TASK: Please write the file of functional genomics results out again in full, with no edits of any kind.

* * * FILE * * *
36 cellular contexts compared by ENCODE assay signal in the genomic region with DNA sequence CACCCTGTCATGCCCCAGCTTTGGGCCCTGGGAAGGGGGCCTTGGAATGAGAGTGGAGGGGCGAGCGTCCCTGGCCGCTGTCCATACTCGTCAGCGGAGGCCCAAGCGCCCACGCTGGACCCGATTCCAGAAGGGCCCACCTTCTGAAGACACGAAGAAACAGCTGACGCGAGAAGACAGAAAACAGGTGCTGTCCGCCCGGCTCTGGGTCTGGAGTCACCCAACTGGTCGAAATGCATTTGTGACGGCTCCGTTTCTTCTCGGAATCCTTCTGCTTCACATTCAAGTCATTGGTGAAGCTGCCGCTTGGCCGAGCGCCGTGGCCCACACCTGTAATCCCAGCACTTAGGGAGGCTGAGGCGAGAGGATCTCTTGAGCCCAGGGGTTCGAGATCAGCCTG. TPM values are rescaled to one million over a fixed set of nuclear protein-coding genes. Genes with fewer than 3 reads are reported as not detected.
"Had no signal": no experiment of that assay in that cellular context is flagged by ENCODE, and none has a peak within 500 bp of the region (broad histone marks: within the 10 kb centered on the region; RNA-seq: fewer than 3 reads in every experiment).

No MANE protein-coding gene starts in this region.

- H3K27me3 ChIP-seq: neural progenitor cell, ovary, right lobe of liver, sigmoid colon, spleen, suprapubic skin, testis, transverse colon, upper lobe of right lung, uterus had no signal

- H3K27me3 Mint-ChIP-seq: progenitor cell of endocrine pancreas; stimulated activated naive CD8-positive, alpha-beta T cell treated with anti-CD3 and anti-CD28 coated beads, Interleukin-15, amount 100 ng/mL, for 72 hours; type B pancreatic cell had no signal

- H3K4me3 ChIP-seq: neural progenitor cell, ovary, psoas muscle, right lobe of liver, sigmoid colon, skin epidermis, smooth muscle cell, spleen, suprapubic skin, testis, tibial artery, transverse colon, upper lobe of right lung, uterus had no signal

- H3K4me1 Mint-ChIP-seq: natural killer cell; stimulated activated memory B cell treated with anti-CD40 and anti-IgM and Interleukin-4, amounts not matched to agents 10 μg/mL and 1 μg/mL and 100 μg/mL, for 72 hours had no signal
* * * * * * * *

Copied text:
36 cellular contexts compared by ENCODE assay signal in the genomic region with DNA sequence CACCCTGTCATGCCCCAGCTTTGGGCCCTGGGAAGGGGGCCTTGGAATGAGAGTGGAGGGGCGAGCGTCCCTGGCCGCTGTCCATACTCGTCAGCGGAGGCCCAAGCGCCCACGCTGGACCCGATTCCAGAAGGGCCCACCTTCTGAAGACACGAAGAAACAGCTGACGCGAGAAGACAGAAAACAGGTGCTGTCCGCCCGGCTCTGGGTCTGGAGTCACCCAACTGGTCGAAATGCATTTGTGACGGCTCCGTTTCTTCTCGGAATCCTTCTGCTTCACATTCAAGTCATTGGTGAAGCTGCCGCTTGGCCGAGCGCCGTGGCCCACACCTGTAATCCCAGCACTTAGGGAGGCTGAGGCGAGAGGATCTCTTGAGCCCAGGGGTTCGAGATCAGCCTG. TPM values are rescaled to one million over a fixed set of nuclear protein-coding genes. Genes with fewer than 3 reads are reported as not detected.
"Had no signal": no experiment of that assay in that cellular context is flagged by ENCODE, and none has a peak within 500 bp of the region (broad histone marks: within the 10 kb centered on the region; RNA-seq: fewer than 3 reads in every experiment).

No MANE protein-coding gene starts in this region.

- H3K27me3 ChIP-seq: neural progenitor cell, ovary, right lobe of liver, sigmoid colon, spleen, suprapubic skin, testis, transverse colon, upper lobe of right lung, uterus had no signal

- H3K27me3 Mint-ChIP-seq: progenitor cell of endocrine pancreas; stimulated activated naive CD8-positive, alpha-beta T cell treated with anti-CD3 and anti-CD28 coated beads, Interleukin-15, amount 100 ng/mL, for 72 hours; type B pancreatic cell had no signal

- H3K4me3 ChIP-seq: neural progenitor cell, ovary, psoas muscle, right lobe of liver, sigmoid colon, skin epidermis, smooth muscle cell, spleen, suprapubic skin, testis, tibial artery, transverse colon, upper lobe of right lung, uterus had no signal

- H3K4me1 Mint-ChIP-seq: natural killer cell; stimulated activated memory B cell treated with anti-CD40 and anti-IgM and Interleukin-4, amounts not matched to agents 10 μg/mL and 1 μg/mL and 100 μg/mL, for 72 hours had no signal